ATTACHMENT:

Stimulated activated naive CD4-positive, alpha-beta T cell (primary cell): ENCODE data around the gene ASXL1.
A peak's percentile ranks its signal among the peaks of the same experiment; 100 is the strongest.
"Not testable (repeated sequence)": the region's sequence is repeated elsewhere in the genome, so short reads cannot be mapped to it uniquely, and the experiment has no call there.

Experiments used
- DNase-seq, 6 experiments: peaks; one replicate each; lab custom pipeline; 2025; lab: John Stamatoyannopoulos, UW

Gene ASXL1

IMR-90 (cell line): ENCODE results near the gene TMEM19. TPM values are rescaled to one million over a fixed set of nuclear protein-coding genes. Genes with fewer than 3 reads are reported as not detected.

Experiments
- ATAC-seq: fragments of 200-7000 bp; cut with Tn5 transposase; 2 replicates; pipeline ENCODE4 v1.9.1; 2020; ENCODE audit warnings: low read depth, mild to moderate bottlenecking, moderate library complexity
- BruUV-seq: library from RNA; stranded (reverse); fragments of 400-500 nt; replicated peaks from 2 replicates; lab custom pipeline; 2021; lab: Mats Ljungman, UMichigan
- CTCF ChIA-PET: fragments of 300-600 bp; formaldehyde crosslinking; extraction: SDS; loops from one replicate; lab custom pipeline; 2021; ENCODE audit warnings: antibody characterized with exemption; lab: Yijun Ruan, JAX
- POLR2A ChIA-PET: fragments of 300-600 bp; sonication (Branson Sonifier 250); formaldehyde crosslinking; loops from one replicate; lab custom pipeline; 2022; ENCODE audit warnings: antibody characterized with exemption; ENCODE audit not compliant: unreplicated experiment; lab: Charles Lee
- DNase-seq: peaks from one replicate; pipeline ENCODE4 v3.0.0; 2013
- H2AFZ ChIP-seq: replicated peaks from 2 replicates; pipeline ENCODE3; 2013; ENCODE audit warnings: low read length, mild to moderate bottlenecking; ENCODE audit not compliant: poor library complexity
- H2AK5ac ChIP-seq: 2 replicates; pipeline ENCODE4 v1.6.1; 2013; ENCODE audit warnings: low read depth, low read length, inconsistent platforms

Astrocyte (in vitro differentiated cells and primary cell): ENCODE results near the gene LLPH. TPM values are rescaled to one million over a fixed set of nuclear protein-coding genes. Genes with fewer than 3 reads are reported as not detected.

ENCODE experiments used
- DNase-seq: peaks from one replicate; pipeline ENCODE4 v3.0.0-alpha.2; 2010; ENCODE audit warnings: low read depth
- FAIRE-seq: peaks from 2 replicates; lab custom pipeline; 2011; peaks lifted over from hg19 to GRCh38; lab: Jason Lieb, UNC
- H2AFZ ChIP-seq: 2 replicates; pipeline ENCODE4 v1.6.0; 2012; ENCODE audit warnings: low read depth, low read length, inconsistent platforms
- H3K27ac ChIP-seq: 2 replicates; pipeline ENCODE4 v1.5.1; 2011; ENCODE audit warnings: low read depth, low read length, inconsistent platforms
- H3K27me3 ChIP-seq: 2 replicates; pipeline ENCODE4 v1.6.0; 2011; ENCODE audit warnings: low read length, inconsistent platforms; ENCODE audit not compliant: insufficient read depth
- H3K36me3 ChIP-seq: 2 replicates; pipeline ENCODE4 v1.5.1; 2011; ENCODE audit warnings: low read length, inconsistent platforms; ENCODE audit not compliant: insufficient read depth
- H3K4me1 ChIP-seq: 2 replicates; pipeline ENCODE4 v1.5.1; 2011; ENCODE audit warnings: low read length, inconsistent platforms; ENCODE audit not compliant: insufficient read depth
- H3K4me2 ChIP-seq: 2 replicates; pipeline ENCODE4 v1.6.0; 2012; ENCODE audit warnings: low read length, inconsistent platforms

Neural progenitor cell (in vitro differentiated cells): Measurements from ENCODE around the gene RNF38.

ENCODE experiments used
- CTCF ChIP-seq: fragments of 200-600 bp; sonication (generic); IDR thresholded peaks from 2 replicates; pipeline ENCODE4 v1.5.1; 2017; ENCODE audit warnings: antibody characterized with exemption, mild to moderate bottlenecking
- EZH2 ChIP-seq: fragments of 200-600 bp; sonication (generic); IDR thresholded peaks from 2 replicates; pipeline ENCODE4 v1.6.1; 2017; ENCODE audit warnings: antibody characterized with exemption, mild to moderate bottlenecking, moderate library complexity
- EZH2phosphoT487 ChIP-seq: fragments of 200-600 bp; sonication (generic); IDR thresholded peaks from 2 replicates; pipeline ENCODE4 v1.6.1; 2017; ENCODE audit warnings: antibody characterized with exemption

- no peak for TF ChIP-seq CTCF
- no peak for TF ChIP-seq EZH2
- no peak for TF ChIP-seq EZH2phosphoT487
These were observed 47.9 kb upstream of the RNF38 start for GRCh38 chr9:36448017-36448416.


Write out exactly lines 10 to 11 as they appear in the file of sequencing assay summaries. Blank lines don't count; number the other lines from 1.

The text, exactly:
- BruUV-seq: library from RNA; stranded (reverse); fragments of 400-500 nt; replicated peaks from 2 replicates; lab custom pipeline; 2021; lab: Mats Ljungman, UMichigan
- CTCF ChIA-PET: fragments of 300-600 bp; formaldehyde crosslinking; extraction: SDS; loops from one replicate; lab custom pipeline; 2021; ENCODE audit warnings: antibody characterized with exemption; lab: Yijun Ruan, JAX